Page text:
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A Roadmap for Incorporating Online Social Media in Educational Research


by Hamid Karimi, Tyler Derr, Kaitlin T. Torphy, Kenneth A. Frank & Jilaing Tang - 2019

Thanks to advancements in communication and online social media, there has been a surge of useful online educational resources across the Internet. In addition to supplementing educational materials, these resources could be used in varying education research and potentially advance the quality of education. Nevertheless, conducting such research projects requires using big data techniques and approaches to find meaningful resources and harnessing them in an effective way. In this chapter, we present a roadmap for how to incorporate online social media in education research projects. The roadmap consists of three major components: project initialization, data collection, and data utilization. Furthermore, we present some learned lessons, tips, and tricks, as well as case studies from the Teachers in Social Media project (www.teachersinsocialmedia.com/). We believe this chapter can be used as a practical reference point for many researchers whose concern is connecting data to their education research endeavors.


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Research reported in this paper was supported by the Defense Advanced Research Projects Agency under project ID number (10332.02 RaCHem PHI) and the National Science Foundation (NSF) under grant number IIS1845081.


Cite This Article as: Teachers College Record Volume 121 Number 14, 2019, p. -
https://www.tcrecord.org ID Number: 23045, Date Accessed: 9/18/2019 2:19:26 PM

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About the Author
  • Hamid Karimi
    Michigan State University
    E-mail Author
    HAMID KARIMI is a fourth-year PhD student of computer science at the Department of Computer Science and Engineering (CSE) at Michigan State University (MSU) and a member of the Data Science and Engineering Lab. He obtained his BS (2010) in computer engineering from the University of Isfahan and his MS (2012) in information technology from Urmia University. His PhD advisor is Dr. Jiliang Tang, an assistant professor of computer science and engineering. His research interests are in machine learning, data mining, natural language processing, social network analysis, and misinformation detection. Mr. Karimi has published several papers in the top conferences and journals on networking, social network analysis, big data, and machine learning, and he has several other papers under review. He received the best paper award for his paper presented at the 2018 IEEE-ACM International Conference on Advances in Social Networks Analysis and Mining, which is one of the top conferences in social network analysis; the MSU Engineering Leadership Fellowship for directing undergraduate summer research and education in the College of Engineering at MSU; and the Best Student Service award from the CSE department at MSU. Moreover, he is an active member of the Teachers in Social Media project at MSU, where he develops data mining and machine learning models and algorithms to characterize instructional resources in online social media. For more information about Mr. Karimiís professional and academic activities please refer to his web page: http://cse.msu.edu/~karimiha/.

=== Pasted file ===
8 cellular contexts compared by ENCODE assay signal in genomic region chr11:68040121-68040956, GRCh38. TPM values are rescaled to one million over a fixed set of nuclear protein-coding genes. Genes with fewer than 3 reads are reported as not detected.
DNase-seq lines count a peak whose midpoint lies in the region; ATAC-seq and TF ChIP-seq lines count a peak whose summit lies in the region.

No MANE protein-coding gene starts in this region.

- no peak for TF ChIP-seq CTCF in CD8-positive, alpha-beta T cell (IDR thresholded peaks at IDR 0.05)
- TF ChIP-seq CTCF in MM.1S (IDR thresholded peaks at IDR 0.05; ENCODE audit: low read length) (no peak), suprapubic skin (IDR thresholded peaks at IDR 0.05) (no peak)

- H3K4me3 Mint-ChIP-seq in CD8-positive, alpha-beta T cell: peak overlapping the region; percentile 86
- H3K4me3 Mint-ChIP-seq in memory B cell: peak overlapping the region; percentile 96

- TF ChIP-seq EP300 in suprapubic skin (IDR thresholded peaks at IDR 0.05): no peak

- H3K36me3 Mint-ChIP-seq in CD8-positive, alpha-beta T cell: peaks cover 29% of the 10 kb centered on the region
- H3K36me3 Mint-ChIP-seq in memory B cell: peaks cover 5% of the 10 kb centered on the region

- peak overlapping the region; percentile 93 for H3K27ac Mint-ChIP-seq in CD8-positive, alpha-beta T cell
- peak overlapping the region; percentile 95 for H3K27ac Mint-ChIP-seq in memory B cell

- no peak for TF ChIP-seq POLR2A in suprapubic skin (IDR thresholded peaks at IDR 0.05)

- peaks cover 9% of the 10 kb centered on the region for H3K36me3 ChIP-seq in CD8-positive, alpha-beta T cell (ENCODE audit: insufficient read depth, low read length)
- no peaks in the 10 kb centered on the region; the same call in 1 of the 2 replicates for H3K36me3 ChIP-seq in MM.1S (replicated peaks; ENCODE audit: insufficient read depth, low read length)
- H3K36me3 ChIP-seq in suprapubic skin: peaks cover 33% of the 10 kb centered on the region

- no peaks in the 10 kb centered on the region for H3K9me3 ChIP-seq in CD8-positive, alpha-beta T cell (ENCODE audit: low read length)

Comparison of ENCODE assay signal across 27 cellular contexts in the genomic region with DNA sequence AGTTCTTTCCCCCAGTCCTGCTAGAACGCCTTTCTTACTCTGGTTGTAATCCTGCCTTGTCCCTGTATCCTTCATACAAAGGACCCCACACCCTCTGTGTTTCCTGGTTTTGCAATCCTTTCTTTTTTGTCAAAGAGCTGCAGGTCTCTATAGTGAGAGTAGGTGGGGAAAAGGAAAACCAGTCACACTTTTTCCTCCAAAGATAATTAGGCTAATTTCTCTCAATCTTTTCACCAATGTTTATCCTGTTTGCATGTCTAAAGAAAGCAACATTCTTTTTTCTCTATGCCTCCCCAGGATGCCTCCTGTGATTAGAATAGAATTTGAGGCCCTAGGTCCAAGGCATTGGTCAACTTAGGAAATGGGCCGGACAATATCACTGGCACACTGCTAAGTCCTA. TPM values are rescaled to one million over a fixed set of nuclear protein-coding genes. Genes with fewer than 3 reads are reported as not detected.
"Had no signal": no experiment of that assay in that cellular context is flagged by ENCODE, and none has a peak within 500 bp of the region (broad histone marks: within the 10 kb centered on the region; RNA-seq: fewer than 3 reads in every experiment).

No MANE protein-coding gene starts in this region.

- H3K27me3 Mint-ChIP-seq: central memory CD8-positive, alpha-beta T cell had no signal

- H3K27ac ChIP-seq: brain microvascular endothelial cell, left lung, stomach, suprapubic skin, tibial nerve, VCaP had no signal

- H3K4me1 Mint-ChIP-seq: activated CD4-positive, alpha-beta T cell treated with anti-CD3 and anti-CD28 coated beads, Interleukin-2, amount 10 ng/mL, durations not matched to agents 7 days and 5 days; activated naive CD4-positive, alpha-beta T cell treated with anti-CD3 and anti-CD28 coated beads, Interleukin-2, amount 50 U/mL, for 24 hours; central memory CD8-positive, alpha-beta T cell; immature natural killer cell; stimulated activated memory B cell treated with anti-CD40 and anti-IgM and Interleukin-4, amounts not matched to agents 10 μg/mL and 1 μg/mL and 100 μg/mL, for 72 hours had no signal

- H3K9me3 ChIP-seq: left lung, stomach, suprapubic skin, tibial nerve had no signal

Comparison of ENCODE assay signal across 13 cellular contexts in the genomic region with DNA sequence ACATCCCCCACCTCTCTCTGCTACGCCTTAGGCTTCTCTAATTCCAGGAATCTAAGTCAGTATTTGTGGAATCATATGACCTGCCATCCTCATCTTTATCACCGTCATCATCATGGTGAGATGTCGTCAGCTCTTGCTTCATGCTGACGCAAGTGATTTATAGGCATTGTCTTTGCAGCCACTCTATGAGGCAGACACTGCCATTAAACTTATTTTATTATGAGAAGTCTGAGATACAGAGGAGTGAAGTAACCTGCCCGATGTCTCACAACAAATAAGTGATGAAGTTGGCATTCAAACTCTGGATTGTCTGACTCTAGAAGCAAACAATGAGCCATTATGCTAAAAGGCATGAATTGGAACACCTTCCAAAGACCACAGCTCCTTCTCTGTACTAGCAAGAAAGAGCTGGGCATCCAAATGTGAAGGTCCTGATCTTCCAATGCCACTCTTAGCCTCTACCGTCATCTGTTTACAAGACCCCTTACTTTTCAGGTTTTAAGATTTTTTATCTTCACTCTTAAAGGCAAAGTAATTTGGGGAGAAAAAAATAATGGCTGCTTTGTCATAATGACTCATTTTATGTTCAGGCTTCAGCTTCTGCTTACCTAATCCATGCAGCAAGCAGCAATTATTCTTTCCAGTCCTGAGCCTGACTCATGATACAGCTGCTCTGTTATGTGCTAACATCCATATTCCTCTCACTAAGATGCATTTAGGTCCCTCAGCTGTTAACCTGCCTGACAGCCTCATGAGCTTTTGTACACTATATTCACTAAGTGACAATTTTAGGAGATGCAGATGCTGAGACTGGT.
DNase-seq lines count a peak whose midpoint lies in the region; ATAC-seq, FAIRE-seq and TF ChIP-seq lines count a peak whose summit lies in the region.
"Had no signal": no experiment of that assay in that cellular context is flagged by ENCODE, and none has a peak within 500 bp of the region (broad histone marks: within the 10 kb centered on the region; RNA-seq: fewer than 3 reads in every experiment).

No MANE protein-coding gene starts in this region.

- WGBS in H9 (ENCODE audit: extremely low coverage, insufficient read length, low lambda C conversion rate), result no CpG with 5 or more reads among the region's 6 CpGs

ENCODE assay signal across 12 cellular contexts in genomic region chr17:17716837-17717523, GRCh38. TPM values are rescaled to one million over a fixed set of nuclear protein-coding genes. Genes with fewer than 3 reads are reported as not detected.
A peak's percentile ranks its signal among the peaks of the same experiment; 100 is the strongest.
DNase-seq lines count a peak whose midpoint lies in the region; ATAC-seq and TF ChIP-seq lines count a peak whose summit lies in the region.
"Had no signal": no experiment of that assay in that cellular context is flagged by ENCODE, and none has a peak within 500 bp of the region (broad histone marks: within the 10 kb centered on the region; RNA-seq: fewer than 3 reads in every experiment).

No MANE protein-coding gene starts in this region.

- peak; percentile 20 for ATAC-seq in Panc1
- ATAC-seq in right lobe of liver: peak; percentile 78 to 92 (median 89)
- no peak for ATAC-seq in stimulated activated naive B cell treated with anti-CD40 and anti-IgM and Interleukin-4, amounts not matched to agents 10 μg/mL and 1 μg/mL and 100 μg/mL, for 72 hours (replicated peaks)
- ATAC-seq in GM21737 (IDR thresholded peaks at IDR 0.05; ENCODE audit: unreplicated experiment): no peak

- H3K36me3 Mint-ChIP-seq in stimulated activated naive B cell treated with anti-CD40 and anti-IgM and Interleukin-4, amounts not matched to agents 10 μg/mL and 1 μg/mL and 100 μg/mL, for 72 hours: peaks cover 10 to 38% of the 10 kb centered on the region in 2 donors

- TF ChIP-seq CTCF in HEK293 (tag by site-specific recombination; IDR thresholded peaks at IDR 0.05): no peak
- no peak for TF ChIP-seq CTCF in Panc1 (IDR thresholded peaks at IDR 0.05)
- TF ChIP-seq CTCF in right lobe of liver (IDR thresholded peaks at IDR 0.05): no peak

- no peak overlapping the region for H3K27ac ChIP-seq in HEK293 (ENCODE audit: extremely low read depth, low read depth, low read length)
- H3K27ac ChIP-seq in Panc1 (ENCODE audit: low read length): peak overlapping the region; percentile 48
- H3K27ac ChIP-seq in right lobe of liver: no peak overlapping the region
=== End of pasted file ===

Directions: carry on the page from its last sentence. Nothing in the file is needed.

• Tyler Derr
    Michigan State University
    E-mail Author
    TYLER DERR is a fourth-year PhD student in the Department of Computer Science and Engineering at Michigan State University. He obtained his MS in computer science and dual BS degrees in computer science and mathematical sciences from The Pennsylvania State University in 2015 and 2013, respectively. His research interests are in data mining and social network analysis. He has published several papers in these domains at top international conferences, such as ASONAM, CIKM, and ICDM, while receiving travel awards to present his work. Professionally, he serves as a regular reviewer and program committee member for numerous journals and conferences. He is also a member of the Teachers in Social Media project at Michigan State University. For more information about Mr. Derrís professional and academic activities please refer to his web page.